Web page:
Sunday, April 21, 2019

Predation: Being Successful and Unsuccessful

Image result for desert rattlesnakeEnvironmental & Science Education
Biological Evolution
Edward Hessler

I've run across two of the videos below several times. They show encounters between rattlesnakes, the common sidewinder, and kangaroo rats. The research was done by a team from UC-Riverside, San Diego State University, and UC-Davis. The team includes two PhD candidates. Two papers describing the research have been published but the one I have full access to was published in Functional Ecology (March 27, 2019). 

This link may not be available to you--I don't know the limits of my access through Hamline University. I hope that access extends to you because you can read how the work was done as well as the research design. The good news is that the University of California-Riverside press release is available to one and all. It is by Igbal Pittalwala, and includes links to the four videos from this paper (+ 3 more), more information, and photographs of the research team.

In the introduction to this paper, the authors note that "Many snakes are sit‐and‐wait predators that may be particularly amenable to field observations in this context due to their tractability in radiotracking and field videography ; such species could serve as a model system for understanding factors that affect the dynamics of sit‐and‐wait predator–prey interactions. Rattlesnakes (Crotalus spp.) are classic ambush predators that hunt by remaining nearly motionless in hiding for prolonged periods. Rattlesnakes occasionally consume kangaroo rats (Dipodomys spp.), common desert‐dwelling mammals renowned for their explosive antipredator jumping ability. Interactions between rattlesnakes and kangaroo rats follow the typical pattern of sit‐and‐wait predation: a snake waits in ambush to strike at prey that gets too close, at which point the prey either is struck or initiates a successful evasive manoeuvre." (Literature citations removed.)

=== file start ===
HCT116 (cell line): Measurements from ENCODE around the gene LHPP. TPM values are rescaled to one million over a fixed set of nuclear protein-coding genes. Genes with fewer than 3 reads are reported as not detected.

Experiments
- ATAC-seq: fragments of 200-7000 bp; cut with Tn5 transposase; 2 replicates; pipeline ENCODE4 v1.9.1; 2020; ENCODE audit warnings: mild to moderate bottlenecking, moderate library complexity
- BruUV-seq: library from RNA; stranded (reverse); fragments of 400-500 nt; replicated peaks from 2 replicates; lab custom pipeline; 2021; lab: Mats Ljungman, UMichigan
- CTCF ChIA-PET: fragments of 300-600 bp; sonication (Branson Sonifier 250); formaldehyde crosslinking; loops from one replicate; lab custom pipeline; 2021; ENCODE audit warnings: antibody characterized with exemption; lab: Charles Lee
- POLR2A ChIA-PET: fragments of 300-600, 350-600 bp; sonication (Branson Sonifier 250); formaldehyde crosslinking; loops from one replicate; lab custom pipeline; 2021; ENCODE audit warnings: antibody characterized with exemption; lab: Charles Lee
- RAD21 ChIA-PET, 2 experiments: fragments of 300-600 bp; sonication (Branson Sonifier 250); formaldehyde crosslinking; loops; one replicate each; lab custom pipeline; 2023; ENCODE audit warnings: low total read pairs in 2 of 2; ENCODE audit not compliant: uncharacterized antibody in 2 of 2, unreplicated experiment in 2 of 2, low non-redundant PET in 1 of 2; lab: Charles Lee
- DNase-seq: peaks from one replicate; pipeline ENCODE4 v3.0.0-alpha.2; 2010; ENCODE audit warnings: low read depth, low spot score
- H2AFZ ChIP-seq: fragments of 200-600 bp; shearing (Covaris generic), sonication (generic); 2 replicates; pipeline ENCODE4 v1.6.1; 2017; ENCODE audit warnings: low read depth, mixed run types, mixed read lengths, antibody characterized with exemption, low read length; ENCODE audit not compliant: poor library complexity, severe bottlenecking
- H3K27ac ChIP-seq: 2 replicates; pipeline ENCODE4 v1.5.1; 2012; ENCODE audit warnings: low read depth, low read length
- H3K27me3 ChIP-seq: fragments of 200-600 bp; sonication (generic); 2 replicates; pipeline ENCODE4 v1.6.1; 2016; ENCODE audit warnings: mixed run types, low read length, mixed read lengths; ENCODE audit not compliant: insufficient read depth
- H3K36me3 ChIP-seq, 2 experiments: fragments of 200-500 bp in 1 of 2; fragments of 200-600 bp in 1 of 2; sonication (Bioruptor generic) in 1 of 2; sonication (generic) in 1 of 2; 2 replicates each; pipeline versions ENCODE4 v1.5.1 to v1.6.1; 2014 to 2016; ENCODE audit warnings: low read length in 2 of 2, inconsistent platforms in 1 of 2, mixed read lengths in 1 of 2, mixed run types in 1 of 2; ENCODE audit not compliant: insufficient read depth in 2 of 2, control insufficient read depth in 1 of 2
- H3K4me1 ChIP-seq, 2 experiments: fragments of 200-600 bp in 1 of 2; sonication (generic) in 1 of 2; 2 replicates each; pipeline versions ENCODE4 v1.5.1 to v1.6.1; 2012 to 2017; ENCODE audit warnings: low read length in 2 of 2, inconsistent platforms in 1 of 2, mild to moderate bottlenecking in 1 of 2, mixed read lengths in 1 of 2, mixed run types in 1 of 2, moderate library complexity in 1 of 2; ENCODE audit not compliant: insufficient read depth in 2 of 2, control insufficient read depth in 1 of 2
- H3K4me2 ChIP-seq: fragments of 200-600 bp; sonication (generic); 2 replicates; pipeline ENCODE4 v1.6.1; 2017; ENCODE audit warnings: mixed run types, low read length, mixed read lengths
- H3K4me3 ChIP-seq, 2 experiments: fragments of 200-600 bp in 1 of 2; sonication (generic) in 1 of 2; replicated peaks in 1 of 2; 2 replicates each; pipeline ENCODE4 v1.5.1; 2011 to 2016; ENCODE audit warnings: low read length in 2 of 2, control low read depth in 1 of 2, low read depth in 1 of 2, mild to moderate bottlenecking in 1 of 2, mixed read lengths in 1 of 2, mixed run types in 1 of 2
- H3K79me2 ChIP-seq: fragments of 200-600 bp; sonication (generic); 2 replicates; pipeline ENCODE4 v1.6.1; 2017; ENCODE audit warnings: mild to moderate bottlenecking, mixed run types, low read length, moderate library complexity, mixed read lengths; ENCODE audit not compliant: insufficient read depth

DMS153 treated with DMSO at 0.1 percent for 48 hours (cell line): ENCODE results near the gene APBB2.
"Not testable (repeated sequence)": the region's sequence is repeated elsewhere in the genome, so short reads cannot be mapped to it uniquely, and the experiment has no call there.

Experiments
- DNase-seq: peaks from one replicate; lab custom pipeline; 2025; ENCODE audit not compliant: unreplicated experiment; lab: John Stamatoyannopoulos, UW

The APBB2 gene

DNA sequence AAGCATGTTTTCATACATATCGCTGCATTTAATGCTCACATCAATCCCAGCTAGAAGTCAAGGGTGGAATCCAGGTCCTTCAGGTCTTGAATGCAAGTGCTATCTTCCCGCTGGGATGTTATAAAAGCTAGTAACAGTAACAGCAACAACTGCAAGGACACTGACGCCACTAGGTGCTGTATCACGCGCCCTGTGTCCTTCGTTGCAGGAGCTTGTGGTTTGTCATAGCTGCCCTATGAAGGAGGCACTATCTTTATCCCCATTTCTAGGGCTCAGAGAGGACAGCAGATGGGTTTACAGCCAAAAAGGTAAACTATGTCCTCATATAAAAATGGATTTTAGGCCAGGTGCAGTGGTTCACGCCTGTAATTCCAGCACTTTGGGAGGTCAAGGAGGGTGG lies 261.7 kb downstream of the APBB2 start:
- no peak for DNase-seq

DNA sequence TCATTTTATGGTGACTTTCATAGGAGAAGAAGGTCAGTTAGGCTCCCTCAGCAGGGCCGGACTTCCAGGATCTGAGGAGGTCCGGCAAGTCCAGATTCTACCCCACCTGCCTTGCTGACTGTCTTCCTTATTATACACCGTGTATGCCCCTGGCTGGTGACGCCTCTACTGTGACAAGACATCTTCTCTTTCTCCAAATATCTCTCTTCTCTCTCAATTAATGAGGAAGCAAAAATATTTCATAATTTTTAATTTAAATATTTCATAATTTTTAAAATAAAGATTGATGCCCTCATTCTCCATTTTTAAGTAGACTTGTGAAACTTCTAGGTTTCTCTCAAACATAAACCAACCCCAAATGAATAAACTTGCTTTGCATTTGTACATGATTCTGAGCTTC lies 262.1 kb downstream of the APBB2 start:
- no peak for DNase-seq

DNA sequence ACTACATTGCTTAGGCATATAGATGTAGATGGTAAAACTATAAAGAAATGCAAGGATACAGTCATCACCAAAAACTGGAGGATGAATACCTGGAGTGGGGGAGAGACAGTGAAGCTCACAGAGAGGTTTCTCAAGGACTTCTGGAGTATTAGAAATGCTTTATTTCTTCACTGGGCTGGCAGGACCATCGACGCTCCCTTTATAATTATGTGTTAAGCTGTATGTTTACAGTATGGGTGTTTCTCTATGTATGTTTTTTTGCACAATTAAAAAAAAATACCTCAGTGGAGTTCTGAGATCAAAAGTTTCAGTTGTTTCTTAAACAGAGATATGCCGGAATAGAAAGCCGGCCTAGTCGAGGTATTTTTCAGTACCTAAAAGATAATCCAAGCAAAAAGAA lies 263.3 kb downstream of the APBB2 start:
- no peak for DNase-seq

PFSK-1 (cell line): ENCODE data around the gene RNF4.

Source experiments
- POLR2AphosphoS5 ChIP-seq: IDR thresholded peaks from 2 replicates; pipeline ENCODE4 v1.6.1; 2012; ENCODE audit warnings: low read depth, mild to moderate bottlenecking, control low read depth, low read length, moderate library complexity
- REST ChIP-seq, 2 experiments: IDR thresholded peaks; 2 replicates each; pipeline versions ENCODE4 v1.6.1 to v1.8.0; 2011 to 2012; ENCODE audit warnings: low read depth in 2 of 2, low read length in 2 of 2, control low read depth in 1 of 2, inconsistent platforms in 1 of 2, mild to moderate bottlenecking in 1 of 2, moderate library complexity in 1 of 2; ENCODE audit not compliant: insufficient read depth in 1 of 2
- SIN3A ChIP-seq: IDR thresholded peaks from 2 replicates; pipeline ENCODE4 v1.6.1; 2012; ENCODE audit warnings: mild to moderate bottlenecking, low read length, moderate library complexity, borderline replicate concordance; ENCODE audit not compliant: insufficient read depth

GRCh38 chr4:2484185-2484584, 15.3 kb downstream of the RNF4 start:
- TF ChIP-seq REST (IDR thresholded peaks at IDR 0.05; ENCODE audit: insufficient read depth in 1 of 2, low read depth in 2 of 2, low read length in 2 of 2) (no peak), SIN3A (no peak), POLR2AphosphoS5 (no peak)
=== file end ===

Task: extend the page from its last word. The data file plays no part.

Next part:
The results section of the paper begins with some fundamental findings. A total of 32 strikes were recorded from 13 snakes (1–3 per snake, median = 3 observations/snake), 15 of which resulted in bite. Of the 15 bitten kangaroo rats, 8 avoided subjugation (survived without apparent effect of envenomation) and 7 died from envenomation and were consumed by snakes. Of the 17 misses, 6 were inaccurate strikes and 11 were accurate strikes that missed due to the kangaroo rat moving out of the way prior to the snake being able to embed its fangs.

The paper's title is Determinants of Predation Success: How to Survive an Attack from a Rattlesnake. Reaction times indicate that speed is one factor.
Image result for kangaroo rat

The authors found that "snake attacks spanned < 308 ms (milliseconds) in our study," while "reaction times to rattlesnakes spanned from 40-160ms." You may wonder about the difference. The authors propose a hypothesis. "It is possible that this dramatic difference in reaction times results from snakes using strike movements that minimize sound or air disturbance, resulting in a more delayed reaction when compared to a less 'camouflaged' rapid attack. More empirical work is necessary to address this hypothesis experimentally."
The second paper published in the Biological Journal of the Linnean Society (27 March 2019) focuses on the evasion of rattlesnake bites. The abstract to the paper concludes "In general, our findings support the idea that bipedalism, which has evolved independently in several desert rodent lineages might be favoured because it allows for rapid and power vertical leaps that are crucial for avoiding ambush predators, such as vipers and owls."
Igbal Katalawa's press release is found here. As you watch the films you may end up calling the Kangaroo Rats, as others have, "Ninja Rats." They are adept at swiftly kicking rattlesnakes.


No comments:

Post a Comment